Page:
Thursday, 17 July 2008
Lunch was the great local cuisine; Tex-Mex, though I found myself unable for it, really, after the breakfast. And then we went to Fort Worth, considered to be the more classy end of things. There we visited a Texan cliché; the stock yards.
Everyone knows that Texas is all about cattle, in particular the beast known as the longhorn (for obvious reasons). The stockyards in Fort Worth were absolutely huge, and still functioning fully until the mid 1980s when modern technology rendered them largely obsolete. Nowadays, the good ol’boys sit in specially air-conditioned bars drinkin whisky and rye thinkin ‘this’ll be the day that I buy’ and watching the stock on television screens.
For sentimental and historical reasons, they still keep a handful of longhorns at Fort Worth stockyards, and do a bit of rodeo ridin; you can even try your skill on a mechanical bull. There are a few men dressed up as cowboys who herd the herd up and down the street a couple of times a day for the tourists; I thought it all a bit lame and pointless, until I realised that for the people of Texas, it is a bit like changing the guard; pointless in one sense, but in another, an assertion of one’s history that is, in point of fact, very important indeed.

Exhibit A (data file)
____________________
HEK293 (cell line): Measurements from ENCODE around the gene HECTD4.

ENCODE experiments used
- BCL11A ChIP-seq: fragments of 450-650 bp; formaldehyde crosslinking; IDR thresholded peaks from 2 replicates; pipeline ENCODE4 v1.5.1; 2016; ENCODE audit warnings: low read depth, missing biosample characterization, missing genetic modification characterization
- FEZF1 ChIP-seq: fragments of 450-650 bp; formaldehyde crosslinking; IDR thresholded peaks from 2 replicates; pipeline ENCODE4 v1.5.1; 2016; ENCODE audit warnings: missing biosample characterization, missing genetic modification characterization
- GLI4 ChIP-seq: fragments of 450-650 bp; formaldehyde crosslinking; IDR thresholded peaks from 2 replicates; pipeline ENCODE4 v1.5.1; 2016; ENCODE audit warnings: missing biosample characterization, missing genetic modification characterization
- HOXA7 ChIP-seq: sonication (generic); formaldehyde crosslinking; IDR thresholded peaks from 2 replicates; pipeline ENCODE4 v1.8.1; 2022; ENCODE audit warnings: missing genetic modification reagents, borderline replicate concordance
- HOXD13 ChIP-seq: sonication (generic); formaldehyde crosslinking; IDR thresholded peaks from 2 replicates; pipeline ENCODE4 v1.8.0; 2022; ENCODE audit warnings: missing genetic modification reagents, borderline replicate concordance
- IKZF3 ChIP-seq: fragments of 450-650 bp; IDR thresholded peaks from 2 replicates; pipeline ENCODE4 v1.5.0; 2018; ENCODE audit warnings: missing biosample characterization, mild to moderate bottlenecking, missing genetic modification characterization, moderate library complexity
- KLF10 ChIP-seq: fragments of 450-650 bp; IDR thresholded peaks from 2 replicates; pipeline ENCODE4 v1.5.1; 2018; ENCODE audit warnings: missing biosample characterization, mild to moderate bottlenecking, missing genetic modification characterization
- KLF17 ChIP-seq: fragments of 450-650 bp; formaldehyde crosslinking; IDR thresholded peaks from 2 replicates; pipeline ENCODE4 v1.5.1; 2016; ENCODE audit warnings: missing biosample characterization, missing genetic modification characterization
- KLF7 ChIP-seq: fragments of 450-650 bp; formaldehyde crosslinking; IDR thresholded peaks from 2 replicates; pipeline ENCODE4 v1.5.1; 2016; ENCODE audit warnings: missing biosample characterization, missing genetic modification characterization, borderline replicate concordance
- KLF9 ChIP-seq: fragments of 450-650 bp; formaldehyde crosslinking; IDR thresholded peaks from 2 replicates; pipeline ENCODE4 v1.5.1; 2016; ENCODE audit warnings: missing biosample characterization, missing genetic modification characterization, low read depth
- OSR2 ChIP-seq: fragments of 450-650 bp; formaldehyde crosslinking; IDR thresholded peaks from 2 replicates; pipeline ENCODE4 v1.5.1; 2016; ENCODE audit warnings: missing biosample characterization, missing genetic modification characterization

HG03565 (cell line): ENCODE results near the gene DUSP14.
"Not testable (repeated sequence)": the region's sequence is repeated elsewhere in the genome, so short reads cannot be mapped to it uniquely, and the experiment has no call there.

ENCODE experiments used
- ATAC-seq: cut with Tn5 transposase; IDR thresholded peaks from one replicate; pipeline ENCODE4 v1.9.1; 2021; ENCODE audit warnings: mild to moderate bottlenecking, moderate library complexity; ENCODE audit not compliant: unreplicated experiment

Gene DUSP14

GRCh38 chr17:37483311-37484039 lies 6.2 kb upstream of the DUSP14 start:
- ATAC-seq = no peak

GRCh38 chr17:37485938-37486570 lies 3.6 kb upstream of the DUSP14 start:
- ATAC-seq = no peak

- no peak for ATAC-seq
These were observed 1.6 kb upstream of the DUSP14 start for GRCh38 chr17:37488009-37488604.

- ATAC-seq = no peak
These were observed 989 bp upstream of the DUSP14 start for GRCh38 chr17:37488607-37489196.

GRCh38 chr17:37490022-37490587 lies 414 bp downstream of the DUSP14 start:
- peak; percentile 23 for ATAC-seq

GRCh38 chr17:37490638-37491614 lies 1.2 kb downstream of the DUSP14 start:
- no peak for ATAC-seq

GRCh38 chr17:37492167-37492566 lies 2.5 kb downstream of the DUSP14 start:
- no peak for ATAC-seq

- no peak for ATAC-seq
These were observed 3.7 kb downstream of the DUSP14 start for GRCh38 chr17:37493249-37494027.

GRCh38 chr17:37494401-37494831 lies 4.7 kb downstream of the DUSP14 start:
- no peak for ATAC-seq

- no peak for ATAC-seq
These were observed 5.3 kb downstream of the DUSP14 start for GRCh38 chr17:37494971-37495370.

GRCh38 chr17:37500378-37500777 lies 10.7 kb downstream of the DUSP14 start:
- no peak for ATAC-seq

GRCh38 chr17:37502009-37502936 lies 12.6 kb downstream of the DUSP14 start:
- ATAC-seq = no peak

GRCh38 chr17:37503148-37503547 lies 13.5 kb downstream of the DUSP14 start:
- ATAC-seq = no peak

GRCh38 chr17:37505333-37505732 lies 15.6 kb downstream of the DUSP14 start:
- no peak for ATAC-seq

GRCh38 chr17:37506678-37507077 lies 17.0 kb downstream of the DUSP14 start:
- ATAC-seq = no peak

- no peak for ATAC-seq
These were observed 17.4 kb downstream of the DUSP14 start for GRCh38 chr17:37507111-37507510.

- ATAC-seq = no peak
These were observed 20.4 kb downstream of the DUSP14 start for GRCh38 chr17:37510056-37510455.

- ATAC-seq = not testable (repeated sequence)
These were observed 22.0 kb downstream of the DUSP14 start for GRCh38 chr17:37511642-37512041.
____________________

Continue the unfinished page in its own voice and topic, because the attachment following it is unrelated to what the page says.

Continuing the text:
We visited some of the cattle—all bulls, as it turned out—in a pen, and watched as the long and very heavy horns posed something of an obstacle to a bull wanting to drink. The horns proved a little more useful as another bull succeeded in scratching, er, a certain part of himself that any shorter-horned animal could never have dreamed of managing.
The afternoon brought a reunion of some of my former colleagues and students from the Thomas More in England program(me), (which is the reason for my connection with the University of Dallas) all of whom it was wonderful to see again. There was more food, which I entirely avoided, and began to tremble in anticipation of the promised dinner. When the do was over, I cried off the dinner: I couldn’t face another mouthful, and pinched one or two of the nibbles from the reception which stood me in good stead yesterday evening and this morning.
Posted by Pastor in Valle Emeritus at 00:06